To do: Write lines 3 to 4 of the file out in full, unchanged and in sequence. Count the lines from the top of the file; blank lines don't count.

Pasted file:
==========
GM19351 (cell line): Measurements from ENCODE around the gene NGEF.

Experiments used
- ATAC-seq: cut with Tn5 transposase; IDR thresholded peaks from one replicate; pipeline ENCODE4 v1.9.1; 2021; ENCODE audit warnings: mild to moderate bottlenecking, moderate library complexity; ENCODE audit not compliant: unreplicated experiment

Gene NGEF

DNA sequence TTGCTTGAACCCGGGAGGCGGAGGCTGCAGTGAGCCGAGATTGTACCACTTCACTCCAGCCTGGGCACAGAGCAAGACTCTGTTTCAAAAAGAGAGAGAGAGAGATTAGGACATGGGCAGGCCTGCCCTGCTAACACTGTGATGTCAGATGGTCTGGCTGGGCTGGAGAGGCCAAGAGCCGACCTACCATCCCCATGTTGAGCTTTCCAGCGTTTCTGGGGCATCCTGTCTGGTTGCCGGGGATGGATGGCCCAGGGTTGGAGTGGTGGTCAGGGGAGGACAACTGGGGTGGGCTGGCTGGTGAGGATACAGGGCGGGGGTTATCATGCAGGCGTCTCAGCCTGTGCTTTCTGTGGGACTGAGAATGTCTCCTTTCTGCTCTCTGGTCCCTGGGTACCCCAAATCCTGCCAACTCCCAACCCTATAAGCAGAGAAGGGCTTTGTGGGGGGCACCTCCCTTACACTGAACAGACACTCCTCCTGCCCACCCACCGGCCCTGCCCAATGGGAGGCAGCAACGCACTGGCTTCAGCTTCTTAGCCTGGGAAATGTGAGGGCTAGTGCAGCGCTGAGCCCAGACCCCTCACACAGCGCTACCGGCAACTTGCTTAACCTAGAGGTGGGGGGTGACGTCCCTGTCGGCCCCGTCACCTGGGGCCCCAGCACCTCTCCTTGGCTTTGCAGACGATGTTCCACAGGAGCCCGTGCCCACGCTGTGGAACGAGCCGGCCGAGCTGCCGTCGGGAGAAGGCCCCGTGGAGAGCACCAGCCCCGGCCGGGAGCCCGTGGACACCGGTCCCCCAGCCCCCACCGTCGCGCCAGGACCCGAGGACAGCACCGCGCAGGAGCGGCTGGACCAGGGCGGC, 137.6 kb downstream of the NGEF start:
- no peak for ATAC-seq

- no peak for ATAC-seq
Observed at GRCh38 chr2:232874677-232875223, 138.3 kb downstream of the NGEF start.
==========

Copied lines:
- ATAC-seq: cut with Tn5 transposase; IDR thresholded peaks from one replicate; pipeline ENCODE4 v1.9.1; 2021; ENCODE audit warnings: mild to moderate bottlenecking, moderate library complexity; ENCODE audit not compliant: unreplicated experiment

Gene NGEF